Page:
I kissed her on her nose then managed to get back into the driver’s seat, continuing for another ten minutes to the vet. When I arrived, frantically entering the building, I shared my devastating news with the girl at the counter who acted amazingly aloof for my untamed emotions. But two vet techs wearing light blue medical jackets carried Lucky Girl from the car into a private room. I asked for a few moments alone with my girl. There she was lying on the silver table, where I’m sure many furry family members have done the same. I bent over, laying my head on her soft black fur, gently petting her, and whispering on behalf of her family, “We love you, Lucky Girl.” More tears slid down my face as I was unable to comprehend that this was it…
No more walks together, no more cuddles on the bed, no more tossing of the ball, watching her chase that silly round toy with the excitement of a toddler. No more playing tug-o-war with her favorite rope toy, entertained by her incredible strength and admirable effort. No more watching TV with her lying at our feet as though she’s enjoying the show as much as we are.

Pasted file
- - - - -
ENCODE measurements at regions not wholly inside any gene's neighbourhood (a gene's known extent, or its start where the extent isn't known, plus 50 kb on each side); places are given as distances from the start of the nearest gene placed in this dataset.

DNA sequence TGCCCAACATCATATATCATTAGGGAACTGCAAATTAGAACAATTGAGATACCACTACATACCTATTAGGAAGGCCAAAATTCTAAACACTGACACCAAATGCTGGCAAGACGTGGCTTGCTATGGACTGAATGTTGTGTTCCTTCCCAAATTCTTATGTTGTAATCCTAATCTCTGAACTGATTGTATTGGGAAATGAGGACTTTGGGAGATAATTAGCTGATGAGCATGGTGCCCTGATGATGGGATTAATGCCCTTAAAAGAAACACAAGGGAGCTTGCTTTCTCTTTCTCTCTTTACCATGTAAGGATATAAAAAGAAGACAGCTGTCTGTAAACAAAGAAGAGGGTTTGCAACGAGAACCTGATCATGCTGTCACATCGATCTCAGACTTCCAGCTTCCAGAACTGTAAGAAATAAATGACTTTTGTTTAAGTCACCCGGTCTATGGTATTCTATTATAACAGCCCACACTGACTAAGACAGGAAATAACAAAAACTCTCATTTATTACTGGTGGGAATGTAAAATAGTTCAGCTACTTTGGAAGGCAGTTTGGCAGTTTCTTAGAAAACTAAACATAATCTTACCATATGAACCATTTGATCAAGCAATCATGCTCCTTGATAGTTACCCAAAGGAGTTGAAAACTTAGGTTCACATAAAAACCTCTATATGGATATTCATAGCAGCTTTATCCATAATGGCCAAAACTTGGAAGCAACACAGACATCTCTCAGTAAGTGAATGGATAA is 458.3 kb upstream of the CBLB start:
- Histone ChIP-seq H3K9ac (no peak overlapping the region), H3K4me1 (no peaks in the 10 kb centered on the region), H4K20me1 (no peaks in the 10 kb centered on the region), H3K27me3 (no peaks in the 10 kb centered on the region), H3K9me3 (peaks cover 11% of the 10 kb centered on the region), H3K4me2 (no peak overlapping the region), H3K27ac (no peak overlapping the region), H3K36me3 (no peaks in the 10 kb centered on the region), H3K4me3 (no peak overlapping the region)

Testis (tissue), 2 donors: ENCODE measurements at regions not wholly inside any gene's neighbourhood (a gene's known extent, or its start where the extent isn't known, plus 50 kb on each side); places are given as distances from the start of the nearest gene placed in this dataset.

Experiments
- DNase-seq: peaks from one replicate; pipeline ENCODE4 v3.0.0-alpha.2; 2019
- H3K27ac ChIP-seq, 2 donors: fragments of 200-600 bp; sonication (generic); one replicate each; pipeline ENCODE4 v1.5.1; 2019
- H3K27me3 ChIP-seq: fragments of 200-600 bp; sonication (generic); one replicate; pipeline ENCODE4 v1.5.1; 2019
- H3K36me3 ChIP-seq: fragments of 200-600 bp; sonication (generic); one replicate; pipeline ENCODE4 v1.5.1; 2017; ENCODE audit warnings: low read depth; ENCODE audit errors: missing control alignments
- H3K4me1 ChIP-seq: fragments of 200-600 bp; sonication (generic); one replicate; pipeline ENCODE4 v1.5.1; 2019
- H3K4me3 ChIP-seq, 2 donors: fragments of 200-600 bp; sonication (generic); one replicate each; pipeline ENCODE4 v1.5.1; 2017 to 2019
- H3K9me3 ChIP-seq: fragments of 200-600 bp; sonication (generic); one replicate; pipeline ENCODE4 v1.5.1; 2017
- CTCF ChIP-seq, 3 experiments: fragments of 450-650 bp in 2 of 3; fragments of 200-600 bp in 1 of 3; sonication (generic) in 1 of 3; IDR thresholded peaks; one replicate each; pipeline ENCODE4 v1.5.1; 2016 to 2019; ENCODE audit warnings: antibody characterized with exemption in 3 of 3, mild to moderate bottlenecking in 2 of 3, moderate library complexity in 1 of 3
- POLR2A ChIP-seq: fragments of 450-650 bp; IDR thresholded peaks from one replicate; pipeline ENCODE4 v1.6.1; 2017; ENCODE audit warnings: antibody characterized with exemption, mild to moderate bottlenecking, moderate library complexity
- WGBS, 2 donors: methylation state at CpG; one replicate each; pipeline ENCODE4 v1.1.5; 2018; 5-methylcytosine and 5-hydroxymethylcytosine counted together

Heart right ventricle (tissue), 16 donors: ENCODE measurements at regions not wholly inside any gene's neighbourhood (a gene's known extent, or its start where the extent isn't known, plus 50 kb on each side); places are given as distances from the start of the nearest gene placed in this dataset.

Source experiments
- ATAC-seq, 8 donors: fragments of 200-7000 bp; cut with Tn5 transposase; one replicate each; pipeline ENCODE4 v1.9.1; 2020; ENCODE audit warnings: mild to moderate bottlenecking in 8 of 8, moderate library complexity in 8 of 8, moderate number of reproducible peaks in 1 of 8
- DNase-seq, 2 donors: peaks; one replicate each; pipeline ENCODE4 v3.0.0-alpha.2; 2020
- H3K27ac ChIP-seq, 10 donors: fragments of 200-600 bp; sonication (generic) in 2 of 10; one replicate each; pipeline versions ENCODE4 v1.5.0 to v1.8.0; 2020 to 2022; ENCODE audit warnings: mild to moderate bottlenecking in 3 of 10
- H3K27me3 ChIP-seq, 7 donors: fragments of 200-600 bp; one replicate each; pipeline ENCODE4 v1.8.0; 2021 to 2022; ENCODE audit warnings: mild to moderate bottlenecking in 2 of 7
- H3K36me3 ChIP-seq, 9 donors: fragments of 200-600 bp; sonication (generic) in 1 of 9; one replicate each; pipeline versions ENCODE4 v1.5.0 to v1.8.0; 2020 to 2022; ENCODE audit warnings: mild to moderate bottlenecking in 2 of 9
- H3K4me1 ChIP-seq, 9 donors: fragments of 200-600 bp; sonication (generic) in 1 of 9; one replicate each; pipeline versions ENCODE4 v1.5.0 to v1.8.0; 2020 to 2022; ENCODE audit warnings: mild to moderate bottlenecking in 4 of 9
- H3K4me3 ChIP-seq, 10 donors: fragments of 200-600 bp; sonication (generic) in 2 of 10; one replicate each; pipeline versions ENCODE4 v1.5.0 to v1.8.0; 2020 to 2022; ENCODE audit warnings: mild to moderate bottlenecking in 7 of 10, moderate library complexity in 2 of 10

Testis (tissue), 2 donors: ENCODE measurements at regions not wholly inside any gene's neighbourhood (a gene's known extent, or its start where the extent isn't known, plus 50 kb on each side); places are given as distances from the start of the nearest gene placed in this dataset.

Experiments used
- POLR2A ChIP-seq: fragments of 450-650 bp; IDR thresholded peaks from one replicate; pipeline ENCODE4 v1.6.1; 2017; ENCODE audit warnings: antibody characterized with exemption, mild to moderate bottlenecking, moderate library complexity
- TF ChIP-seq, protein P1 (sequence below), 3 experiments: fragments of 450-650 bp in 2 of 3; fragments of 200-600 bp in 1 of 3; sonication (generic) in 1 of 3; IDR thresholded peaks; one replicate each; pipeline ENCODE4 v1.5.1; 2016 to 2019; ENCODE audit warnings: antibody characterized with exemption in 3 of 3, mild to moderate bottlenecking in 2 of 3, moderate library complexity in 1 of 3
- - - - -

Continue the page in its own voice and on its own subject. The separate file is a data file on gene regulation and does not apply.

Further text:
When we were all home later that day – the news weighing heavy on our hearts and minds – we huddled in a strong embrace, emotions running wild. This unforgettable chapter was part of life, part of owning a pet, allowing their unconditional love to wrap around our hearts. But this chapter was also about learning how to say good-bye.
The strange thing was Lucky Girl had never indicated that something was off kilter…except, perhaps, when she walked into his room that morning. She looked at him with knowledge we couldn’t possibly have been privy to. Even though her behavior was unusual, she was quiet, not crying or whining, so it didn’t propel us into worrying.